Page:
#4 – Free Award Changes (except origin/destination)
AA does not charge award change fees – as long as the origin and destination remain the same! That means, dates, times, routing and partner airlines can all be adjusted, just so long as you start and finish your itinerary in the same airports as the original bookings! If you are sure on the destination, but still unsure on when you want to travel, consider booking the flights anyway to reserve the space and then adjust later on if your plans change.
Note: The AA site includes changes in partner airlines as subject to the $150 change fee, though in my previous experiences this never resulted in a fee. I am not sure if this is a new move or if this has always been the language, so just make sure you are not charged a change fee.
#5 – The Schedule Change
You booked your award flight 10 months out. Plans change, and of course they require you to change the origin/departure city of your perfectly planned award ticket – meaning $150 down the tube, right?
If you did book your award ticket that far in advance, chances are very good that American Airlines will incur a schedule change on one or more of your flight segments (especially the domestic pieces). When the (likely) schedule change does occur and it impacts your journey 2 hours or more, AA will allow you to change/cancel the itinerary free of charge!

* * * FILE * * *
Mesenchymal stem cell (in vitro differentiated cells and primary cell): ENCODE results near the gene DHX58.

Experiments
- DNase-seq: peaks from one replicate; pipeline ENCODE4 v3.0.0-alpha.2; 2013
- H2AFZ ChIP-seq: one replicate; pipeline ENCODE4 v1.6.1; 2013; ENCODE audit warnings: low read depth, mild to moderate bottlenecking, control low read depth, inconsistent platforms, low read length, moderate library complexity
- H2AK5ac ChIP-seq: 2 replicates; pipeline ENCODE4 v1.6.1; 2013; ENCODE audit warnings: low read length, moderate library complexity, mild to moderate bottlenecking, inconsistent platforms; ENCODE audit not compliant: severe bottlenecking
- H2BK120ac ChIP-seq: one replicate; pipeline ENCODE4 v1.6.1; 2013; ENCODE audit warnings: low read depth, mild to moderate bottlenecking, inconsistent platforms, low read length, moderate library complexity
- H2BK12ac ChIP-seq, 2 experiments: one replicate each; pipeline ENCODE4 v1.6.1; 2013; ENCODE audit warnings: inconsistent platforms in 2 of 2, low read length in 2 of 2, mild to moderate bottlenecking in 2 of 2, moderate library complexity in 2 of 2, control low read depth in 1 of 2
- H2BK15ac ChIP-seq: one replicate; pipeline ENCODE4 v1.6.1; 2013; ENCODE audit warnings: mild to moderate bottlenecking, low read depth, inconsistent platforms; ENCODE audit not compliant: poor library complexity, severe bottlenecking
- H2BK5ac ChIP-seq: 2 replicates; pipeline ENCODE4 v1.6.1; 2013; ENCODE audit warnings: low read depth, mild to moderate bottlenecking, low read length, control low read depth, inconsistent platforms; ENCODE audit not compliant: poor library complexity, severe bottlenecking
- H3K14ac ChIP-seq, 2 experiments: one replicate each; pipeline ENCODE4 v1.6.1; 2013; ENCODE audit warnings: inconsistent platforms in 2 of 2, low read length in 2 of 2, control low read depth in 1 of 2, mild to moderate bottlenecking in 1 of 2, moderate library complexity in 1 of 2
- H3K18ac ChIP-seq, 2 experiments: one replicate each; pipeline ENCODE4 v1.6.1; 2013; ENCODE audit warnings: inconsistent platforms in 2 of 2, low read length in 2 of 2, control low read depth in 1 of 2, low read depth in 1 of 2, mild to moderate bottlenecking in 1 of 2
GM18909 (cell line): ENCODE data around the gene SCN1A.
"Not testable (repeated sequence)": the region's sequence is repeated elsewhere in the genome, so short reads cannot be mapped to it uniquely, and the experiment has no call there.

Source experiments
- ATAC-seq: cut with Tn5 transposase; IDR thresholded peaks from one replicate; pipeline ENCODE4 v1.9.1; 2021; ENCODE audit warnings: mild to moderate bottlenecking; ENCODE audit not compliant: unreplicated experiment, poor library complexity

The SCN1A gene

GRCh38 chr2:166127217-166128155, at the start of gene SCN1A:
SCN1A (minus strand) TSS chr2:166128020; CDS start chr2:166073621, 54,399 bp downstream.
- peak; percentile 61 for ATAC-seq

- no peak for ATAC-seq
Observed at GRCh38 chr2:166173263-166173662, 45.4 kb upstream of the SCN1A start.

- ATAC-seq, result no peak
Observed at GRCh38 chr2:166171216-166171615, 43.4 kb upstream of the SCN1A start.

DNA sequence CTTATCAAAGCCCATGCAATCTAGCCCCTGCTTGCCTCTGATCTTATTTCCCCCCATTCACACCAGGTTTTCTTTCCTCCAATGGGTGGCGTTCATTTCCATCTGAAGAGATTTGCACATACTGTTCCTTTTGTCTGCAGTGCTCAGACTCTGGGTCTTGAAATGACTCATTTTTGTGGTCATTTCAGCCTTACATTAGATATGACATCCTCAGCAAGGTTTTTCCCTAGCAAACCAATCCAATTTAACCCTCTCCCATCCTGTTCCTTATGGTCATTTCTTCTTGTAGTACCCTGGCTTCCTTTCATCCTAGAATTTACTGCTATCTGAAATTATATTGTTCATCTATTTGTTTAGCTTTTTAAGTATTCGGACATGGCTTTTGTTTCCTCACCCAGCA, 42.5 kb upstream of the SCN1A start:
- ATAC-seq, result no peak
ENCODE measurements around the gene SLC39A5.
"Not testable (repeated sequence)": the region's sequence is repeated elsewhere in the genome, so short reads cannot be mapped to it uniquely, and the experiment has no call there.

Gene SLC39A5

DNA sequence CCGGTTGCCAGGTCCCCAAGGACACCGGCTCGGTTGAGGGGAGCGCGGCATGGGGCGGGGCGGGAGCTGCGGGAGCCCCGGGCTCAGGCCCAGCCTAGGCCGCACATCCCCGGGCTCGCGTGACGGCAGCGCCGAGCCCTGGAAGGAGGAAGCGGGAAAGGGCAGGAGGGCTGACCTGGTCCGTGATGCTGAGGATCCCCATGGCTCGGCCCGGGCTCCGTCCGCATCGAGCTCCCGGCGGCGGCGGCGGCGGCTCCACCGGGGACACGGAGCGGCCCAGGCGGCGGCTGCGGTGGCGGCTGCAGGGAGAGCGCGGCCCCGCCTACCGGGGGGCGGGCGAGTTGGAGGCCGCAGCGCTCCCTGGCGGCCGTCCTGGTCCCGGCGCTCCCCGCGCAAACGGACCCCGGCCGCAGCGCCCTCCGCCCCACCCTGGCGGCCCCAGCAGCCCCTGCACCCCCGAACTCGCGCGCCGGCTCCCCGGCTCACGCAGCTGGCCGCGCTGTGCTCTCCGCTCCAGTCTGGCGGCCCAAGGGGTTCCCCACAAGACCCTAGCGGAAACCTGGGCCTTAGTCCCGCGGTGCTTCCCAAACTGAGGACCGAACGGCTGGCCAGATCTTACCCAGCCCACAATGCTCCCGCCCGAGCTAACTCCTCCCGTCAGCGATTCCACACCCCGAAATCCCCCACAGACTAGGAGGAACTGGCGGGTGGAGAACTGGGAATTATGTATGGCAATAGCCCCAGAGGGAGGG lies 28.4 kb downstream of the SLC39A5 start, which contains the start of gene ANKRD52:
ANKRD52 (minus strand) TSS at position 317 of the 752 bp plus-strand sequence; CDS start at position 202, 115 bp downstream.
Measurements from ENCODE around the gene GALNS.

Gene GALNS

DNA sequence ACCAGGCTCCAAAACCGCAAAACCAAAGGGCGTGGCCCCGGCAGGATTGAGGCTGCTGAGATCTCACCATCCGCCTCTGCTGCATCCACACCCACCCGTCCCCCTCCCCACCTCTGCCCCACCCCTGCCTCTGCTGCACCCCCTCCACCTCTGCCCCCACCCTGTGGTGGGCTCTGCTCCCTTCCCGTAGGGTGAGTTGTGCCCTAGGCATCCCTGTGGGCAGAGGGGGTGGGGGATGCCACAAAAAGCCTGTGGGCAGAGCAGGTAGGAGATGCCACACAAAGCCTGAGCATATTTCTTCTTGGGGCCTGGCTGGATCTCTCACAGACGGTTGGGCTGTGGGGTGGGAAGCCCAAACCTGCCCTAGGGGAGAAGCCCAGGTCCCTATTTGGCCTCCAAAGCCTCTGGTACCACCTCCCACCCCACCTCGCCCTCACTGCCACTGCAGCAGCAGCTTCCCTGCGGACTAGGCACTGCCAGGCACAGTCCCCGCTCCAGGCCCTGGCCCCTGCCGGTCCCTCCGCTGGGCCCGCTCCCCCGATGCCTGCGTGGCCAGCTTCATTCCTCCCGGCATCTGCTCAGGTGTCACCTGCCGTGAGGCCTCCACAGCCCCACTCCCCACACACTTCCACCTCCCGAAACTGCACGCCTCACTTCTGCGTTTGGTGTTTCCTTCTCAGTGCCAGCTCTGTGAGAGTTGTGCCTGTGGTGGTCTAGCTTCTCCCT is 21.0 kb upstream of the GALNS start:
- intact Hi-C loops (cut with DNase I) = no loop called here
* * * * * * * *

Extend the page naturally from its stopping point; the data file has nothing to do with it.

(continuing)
Getting close and still no schedule change? Move the trip further out. Change again if you are ready to make the trip, OR continue to wait for an AA schedule change!
While AA will charge $30-$40 for reservations made over the phone, it is possible to have these fees waived!
If your desired itinerary cannot be booked via aa.com, be sure to mention this to the phone agent who will note that the fee should be waived!
#7 – Searching Partner Awards on oneworld Partner Sites
AA.com is (somewhat) useful in searching for availability American Airlines own award flights, but for partner airlines it is terrible/impossible. I don’t waste my time with AA.com anymore – even for AA flights – and you shouldn’t either.
Instead, utilize Qantas (especially for close-in Cathay First availability), British Airways, and/or Japan Airlines (best for JAL award space) websites for all your oneworld award search needs!
#8 – Under 24 Layovers
American Airlines allows layovers of under 24 hours. Whether it is a quick 24 hours in a layover friendly destination like Hong Kong, or facilitating a more detailed award itinerary that requires a bit of positioning for long-haul segments – you can and should utilize this to your advantage!
It may not be as generous as Alaska Airlines stopover policy on award flights (link), but it can be quite useful!
Booking American Airlines award tickets can get complicated. There are a whole bunch of rules, can-do’s and can’t-do’s, that make the whole process quite tiresome.
But, with the 8 tips herein, you are armed and dangerous and ready to take on your next AA award booking like a pro!
Were you already familiar with these tips and tricks? Are there any tips/tricks not listed that you utilize make your AA awards work for you?
Happy AA Award Travels!